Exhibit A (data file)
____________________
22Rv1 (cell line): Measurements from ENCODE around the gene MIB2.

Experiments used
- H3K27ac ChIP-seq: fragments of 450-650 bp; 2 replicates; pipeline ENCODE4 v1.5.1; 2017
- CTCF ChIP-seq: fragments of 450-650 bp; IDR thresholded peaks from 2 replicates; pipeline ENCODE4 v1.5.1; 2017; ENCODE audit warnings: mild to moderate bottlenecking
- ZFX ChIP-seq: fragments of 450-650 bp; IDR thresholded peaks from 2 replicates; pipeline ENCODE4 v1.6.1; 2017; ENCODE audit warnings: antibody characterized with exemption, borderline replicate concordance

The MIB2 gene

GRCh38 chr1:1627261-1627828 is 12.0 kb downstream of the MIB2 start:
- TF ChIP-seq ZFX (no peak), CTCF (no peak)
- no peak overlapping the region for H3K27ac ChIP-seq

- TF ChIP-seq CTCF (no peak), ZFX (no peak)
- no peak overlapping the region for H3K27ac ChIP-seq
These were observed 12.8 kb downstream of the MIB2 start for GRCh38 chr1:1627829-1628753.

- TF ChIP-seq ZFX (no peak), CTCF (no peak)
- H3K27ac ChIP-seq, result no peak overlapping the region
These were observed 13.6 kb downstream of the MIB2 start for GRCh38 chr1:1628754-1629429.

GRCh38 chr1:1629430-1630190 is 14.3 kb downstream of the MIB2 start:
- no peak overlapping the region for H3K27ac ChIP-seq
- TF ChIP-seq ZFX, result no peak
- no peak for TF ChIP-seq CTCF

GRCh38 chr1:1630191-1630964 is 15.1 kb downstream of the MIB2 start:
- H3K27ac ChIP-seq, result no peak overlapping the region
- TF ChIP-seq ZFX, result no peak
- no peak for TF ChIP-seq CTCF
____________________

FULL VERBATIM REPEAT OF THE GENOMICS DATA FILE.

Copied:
22Rv1 (cell line): Measurements from ENCODE around the gene MIB2.

Experiments used
- H3K27ac ChIP-seq: fragments of 450-650 bp; 2 replicates; pipeline ENCODE4 v1.5.1; 2017
- CTCF ChIP-seq: fragments of 450-650 bp; IDR thresholded peaks from 2 replicates; pipeline ENCODE4 v1.5.1; 2017; ENCODE audit warnings: mild to moderate bottlenecking
- ZFX ChIP-seq: fragments of 450-650 bp; IDR thresholded peaks from 2 replicates; pipeline ENCODE4 v1.6.1; 2017; ENCODE audit warnings: antibody characterized with exemption, borderline replicate concordance

The MIB2 gene

GRCh38 chr1:1627261-1627828 is 12.0 kb downstream of the MIB2 start:
- TF ChIP-seq ZFX (no peak), CTCF (no peak)
- no peak overlapping the region for H3K27ac ChIP-seq

- TF ChIP-seq CTCF (no peak), ZFX (no peak)
- no peak overlapping the region for H3K27ac ChIP-seq
These were observed 12.8 kb downstream of the MIB2 start for GRCh38 chr1:1627829-1628753.

- TF ChIP-seq ZFX (no peak), CTCF (no peak)
- H3K27ac ChIP-seq, result no peak overlapping the region
These were observed 13.6 kb downstream of the MIB2 start for GRCh38 chr1:1628754-1629429.

GRCh38 chr1:1629430-1630190 is 14.3 kb downstream of the MIB2 start:
- no peak overlapping the region for H3K27ac ChIP-seq
- TF ChIP-seq ZFX, result no peak
- no peak for TF ChIP-seq CTCF

GRCh38 chr1:1630191-1630964 is 15.1 kb downstream of the MIB2 start:
- H3K27ac ChIP-seq, result no peak overlapping the region
- TF ChIP-seq ZFX, result no peak
- no peak for TF ChIP-seq CTCF